Sean R. Busick
Franklin Pierce was born in Hillsborough, New Hampshire, to Benjamin and Anna Kendrick Pierce; his father, Benjamin, fought in the American Revolution and later served as the governor of New Hampshire. Before entering politics, Pierce attended Bowdoin College, then studied law. In 1834 he married Jane Means Appleton. Two months before taking office as president in 1852, Pierce, with his wife, would witness the death of their eleven-year-old son in a train accident; their other two children also died in childhood.
Pierce entered politics early in life. In 1829, at the age of twenty-four, he was elected to the New Hampshire state legislature, serving as the speaker of the house in 1832 and 1833. In 1833 he was elected to the U.S. House of Representatives, where he served there until 1837, when he took a seat in the Senate. In 1842 Pierce resigned ...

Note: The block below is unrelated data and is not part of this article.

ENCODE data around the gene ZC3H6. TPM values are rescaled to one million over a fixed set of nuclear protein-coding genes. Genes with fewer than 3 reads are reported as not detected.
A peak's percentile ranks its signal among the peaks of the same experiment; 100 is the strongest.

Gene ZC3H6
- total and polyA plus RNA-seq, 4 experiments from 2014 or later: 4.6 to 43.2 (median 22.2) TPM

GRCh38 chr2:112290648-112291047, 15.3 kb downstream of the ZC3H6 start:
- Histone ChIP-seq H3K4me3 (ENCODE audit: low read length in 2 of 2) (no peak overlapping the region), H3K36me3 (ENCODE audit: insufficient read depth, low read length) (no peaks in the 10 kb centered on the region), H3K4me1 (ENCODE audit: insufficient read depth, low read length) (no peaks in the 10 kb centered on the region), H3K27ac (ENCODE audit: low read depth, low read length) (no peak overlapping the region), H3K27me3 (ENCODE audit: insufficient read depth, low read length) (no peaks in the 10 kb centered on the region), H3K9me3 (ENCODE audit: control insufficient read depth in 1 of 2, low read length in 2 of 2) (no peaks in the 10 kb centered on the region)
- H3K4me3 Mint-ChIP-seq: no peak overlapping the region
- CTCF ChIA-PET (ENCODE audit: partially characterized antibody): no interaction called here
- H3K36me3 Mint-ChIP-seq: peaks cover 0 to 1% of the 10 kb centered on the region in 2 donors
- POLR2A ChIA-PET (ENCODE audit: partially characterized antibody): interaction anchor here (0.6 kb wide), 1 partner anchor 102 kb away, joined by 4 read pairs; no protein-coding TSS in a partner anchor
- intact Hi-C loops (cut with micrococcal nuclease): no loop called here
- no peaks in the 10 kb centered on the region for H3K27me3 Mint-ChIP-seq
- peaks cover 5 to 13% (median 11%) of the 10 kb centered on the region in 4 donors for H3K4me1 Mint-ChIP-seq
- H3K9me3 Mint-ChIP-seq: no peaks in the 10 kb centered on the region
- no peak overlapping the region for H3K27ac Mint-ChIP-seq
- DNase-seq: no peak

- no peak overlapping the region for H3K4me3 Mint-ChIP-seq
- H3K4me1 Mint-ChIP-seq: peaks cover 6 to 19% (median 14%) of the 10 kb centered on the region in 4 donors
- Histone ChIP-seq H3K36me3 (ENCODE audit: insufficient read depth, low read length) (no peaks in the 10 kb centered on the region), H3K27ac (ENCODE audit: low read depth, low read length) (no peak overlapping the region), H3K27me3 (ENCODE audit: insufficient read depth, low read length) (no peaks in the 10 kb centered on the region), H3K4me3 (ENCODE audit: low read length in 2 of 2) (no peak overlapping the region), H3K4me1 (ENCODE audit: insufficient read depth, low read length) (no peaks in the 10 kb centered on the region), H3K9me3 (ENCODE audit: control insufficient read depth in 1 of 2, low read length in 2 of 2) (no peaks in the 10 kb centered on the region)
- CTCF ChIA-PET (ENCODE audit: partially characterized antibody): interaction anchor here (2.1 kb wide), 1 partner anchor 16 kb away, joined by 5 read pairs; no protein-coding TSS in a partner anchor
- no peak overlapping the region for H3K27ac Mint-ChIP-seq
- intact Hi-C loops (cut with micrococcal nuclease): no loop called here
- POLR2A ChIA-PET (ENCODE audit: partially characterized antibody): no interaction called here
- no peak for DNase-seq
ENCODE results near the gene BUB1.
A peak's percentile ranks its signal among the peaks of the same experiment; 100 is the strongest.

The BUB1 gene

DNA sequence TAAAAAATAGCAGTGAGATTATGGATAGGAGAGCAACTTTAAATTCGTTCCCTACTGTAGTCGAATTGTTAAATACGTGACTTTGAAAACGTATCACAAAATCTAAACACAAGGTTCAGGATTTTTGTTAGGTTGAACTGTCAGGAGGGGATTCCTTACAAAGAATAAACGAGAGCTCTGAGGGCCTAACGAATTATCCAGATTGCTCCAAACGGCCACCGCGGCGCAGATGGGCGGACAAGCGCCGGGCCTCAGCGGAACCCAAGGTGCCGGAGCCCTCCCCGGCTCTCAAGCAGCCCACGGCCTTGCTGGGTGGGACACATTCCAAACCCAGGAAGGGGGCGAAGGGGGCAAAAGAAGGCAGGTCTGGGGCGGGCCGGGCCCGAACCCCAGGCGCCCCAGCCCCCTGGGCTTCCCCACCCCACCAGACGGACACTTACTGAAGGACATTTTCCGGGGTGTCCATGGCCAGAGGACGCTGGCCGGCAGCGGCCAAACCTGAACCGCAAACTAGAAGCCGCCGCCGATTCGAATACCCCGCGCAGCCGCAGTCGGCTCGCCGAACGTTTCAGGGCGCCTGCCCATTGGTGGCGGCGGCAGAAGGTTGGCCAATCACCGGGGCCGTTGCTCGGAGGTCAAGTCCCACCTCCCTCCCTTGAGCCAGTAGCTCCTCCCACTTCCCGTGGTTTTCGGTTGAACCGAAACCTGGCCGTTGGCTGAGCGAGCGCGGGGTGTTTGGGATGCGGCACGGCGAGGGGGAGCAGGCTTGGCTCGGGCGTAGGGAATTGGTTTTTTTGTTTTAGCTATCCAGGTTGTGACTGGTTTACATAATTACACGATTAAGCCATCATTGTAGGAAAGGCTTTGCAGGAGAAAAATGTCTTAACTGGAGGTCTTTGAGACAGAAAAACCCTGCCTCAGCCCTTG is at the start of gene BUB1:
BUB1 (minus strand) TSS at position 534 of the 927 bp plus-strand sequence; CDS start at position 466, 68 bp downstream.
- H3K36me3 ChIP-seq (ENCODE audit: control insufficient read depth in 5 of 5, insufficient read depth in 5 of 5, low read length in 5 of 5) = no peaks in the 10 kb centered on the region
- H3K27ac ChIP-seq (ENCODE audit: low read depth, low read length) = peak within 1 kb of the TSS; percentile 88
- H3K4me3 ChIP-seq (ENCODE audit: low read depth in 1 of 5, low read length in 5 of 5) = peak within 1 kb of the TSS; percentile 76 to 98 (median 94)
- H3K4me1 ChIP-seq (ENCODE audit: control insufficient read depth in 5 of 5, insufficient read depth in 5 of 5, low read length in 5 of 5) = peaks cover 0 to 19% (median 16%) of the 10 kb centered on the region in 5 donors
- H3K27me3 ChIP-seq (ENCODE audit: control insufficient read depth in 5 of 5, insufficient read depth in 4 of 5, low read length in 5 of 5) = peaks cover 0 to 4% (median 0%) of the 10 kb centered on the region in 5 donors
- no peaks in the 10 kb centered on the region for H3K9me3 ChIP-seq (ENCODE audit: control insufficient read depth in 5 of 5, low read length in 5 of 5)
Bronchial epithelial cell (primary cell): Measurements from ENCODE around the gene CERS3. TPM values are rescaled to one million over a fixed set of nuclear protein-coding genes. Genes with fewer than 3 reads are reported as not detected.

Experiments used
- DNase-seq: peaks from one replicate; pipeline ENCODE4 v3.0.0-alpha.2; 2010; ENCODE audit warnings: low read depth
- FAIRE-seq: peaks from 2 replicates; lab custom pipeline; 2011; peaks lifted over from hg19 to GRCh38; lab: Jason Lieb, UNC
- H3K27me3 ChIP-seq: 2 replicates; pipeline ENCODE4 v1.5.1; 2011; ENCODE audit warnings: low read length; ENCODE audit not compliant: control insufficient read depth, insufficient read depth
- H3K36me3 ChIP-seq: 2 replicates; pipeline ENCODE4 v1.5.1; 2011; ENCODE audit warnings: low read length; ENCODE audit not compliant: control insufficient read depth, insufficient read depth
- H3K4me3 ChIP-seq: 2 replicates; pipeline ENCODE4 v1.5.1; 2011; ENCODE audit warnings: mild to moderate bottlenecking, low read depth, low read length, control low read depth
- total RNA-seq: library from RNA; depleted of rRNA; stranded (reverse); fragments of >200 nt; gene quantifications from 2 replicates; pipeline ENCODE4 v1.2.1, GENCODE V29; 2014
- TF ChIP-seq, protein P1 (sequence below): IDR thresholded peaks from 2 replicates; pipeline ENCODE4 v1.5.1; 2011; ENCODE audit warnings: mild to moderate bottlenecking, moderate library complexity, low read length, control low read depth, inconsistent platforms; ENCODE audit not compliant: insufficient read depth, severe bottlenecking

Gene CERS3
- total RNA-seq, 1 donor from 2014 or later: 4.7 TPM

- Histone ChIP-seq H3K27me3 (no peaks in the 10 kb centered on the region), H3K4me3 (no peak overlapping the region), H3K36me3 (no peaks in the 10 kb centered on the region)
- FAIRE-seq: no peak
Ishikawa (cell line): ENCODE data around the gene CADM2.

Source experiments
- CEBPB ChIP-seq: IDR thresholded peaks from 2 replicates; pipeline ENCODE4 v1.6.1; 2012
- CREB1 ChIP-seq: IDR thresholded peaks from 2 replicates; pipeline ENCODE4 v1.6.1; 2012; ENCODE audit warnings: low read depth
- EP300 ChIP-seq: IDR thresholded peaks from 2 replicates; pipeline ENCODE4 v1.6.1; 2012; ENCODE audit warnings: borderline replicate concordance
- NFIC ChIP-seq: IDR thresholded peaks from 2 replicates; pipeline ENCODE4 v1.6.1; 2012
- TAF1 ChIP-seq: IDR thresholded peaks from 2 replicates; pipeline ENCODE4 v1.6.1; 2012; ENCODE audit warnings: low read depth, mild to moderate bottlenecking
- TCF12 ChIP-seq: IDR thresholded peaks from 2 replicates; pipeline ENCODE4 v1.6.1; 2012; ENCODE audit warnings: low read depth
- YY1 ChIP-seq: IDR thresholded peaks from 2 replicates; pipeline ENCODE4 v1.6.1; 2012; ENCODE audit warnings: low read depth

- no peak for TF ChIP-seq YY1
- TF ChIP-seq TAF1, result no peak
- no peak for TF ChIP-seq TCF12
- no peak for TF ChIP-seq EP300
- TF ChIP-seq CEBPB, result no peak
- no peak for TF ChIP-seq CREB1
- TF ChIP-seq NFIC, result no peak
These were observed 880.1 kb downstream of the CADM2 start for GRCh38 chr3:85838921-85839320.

Michael C. Miller
John Tyler was born in Charles City County, Virginia, to John Tyler, a lawyer and politician, and Mary Armistead, who died when Tyler was seven. After graduating from William and Mary College in 1807, he studied law under his father, during which time he cemented his beliefs in states' rights and a strict interpretation of the U.S. Constitution. In 1811 Tyler began his political career as a delegate to the Virginia House of Delegates. He was elected to the U.S. House of Representatives in 1816, running on a states' rights platform, but resigned his seat a few years later. He returned to the Virginia House in 1822, became governor in 1825, and was elected to the U.S. Senate in 1827. He resigned his Senate seat in 1836.
In 1840 Tyler was elected vice president on the Whig Party ticket. When President William Henry ...